This is a language blog. This is not a blog about being genderqueer. And yet I am genderqueer, and that impacts how I exist in the world and my experience of language study. So I’m writing about it.
I realize lots of readers may not be clear on what being genderqueer, or non-binary, means (some people use the two terms interchangeably; others don’t). Google is your friend! But here for starters, because I’m feeling nice, are a few links that resonate with me in some way:
- Explaining Genderqueer to Those Who Are Not – I linked this in my About page, but worth linking again.
- By the end of this post, “gender” may not look like a real word anymore
- Coming Out Genderqueer: An Open Letter to My Family & Friends
- Genderqueer in Femme Drag
- And for the pedants who object to my pronoun (“they”): Singular “they” and the many reasons why it’s correct.
Right now I study French and German. I’m a native English speaker; for me, it is not automatic to gender objects, and as I’ve grown to understand myself as a genderqueer person, I’ve become more and more uncomfortable being gendered myself.
Using gender-neutral phrasing in English is easy and has become standard in many situations. There are still lots of times where I can’t — being made to choose needlessly between Mr./Ms./Mrs. to register on a website, for example, and of course all the instances during daily life where I gender myself to all the people I’m not out to.
But comparatively, English makes this simple. With French and German, not only do I have to remember the gender of a table or a bus, I must assume a gender — one of two — as soon as I introduce myself. I end up saying, “Ich bin Amerikaner…in,” real fast and reluctant at the end: I’m saying this because I know you expect it, even though it hurts. Or “Je suis américaine,” and I bite down on the ending, my resentment at having to say it — or not say it (claiming to be “américain,” which firstly no one would believe, and secondly would just put me at the opposite pole of a system I don’t fit into) — inadvertently emphasizing it.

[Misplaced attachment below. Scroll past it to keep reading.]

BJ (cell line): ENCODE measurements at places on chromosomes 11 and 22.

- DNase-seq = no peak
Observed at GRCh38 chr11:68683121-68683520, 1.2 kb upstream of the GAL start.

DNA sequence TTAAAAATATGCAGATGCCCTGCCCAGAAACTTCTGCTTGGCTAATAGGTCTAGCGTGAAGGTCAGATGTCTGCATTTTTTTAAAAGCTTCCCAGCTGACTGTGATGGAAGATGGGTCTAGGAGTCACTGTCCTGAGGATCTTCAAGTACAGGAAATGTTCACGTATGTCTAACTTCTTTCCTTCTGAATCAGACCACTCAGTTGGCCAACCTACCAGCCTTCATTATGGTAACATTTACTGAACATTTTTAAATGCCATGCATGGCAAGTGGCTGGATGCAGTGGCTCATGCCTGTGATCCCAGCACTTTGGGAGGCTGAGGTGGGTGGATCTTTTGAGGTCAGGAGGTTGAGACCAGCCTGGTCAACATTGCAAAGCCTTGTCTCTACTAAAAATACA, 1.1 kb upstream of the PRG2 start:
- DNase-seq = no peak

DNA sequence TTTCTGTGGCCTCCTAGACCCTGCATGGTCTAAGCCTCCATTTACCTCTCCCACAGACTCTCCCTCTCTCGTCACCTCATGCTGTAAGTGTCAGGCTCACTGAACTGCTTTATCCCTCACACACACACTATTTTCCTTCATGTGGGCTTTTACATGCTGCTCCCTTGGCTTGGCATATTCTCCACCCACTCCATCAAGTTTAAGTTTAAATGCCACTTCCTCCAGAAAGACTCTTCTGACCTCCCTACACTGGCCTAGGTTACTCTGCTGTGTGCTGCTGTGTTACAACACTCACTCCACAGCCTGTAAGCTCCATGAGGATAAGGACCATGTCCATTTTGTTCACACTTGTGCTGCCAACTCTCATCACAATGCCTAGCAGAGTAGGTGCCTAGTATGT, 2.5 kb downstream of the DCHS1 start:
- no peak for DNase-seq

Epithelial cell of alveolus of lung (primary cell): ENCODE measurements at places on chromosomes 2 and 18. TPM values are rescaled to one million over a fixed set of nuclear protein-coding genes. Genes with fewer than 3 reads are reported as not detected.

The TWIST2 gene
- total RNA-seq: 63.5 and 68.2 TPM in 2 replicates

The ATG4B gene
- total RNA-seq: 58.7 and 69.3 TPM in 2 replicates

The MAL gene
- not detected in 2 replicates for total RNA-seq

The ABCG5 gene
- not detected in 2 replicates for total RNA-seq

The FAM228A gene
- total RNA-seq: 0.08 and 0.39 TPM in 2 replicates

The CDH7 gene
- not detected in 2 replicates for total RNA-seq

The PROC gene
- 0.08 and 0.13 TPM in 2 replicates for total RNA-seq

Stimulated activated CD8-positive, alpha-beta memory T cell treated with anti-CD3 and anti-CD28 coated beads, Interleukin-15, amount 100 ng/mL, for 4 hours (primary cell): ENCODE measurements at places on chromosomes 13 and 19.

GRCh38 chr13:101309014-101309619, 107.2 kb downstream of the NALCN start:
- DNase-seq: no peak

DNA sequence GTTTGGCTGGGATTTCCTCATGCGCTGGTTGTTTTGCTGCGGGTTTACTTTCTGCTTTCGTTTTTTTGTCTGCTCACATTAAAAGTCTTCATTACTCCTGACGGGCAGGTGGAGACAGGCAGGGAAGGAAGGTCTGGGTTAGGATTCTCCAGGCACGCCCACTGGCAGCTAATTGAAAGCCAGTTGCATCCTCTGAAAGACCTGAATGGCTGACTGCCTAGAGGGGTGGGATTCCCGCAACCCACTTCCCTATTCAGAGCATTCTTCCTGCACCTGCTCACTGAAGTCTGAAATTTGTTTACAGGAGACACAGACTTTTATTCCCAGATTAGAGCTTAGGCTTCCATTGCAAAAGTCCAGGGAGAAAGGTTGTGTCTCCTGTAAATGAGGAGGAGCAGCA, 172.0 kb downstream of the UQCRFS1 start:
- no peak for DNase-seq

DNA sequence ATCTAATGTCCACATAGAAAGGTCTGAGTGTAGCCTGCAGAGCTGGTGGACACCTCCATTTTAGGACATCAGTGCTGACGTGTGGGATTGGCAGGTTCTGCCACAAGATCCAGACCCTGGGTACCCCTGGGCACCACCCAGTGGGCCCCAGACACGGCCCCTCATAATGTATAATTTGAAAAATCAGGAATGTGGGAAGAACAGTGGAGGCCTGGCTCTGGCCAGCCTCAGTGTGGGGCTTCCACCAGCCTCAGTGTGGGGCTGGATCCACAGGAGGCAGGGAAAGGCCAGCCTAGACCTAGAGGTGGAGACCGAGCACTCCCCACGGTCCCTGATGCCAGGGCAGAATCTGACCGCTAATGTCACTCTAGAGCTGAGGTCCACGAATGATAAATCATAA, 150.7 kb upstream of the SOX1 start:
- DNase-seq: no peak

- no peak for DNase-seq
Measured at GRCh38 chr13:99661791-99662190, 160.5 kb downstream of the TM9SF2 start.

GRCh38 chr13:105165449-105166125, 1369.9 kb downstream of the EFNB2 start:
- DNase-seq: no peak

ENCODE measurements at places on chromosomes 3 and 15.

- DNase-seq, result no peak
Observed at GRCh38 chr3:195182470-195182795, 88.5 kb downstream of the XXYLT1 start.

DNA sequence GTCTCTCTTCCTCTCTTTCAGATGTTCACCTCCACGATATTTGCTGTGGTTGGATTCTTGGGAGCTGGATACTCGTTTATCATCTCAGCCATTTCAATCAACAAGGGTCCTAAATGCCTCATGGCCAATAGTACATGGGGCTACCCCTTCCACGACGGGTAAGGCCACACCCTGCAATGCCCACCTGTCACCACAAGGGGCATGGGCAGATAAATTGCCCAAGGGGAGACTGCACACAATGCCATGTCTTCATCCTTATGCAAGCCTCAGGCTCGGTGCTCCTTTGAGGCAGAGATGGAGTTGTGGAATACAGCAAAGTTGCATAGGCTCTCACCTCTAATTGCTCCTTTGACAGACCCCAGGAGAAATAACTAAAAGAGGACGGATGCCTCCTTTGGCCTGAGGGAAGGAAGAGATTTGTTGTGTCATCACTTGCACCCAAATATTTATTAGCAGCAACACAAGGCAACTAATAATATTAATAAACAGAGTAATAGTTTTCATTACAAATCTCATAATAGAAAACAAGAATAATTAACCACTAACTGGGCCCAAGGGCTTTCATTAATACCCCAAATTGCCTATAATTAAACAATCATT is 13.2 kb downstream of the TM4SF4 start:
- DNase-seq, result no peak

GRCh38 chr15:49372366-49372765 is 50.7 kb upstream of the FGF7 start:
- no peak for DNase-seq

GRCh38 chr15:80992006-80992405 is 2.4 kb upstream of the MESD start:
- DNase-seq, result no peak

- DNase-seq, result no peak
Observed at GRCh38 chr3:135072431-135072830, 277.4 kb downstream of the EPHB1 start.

Every time I have to choose one path or another, one form over another — multiple times per conversation, per lesson — I wince. Sometimes I wonder if people notice my hesitation and assume I’m just not conversant enough to gender myself “correctly” and smoothly when I speak.
Finnish, which still feels very comfortable and cozy to me even though I’m no longer actively studying it, is a relief because there aren’t any gendered pronouns. Someone in my Finnish class once complained that this was frustrating; she hated not being able to instantly tell if someone was a man or a woman. That’s beautiful! That’s safe and freeing for me!
For those of you who are cisgender, you may not understand the simple, but profound, grief this causes me and others in my situation. My gender friend mentioned having a similar experience when learning French: that it just itched every time the teacher used the feminine ending towards them and required the same from them in return.
I’m used to saying, over and over, that I’m something — a woman — that I’m not. Like I said above, I’m not out as genderqueer to most people in my life (certainly not at work!). But at least fluency in English means sometimes I can spit out those terms quickly, trying not to think about them. Because getting gender right is such a focus of learning French and German — and highlighted as a specific challenge for native English speakers, which means it gets a lot of attention — I can’t do that. It’s not automatic. I have to hold my breath and brace myself pretty much every time. It’s a special, quiet, persistent kind of pain.
Like depression and mental illness generally, I think that genderqueerness is not something with much visibility in the language blogosphere. This too makes me feel like the odd one out. Where are the other genderqueer/nonbinary people out there learning a language that forces them to misgender themselves? Get in touch!
I remember seeing links a while ago discussing gender-neutral pronouns in German (I didn’t bookmark them, partly because my German wasn’t up to reading them at the time) but I don’t think I’ve seen anything about this in French. I’d love to see these discussions — in French, German, or English — if anyone can point me at them!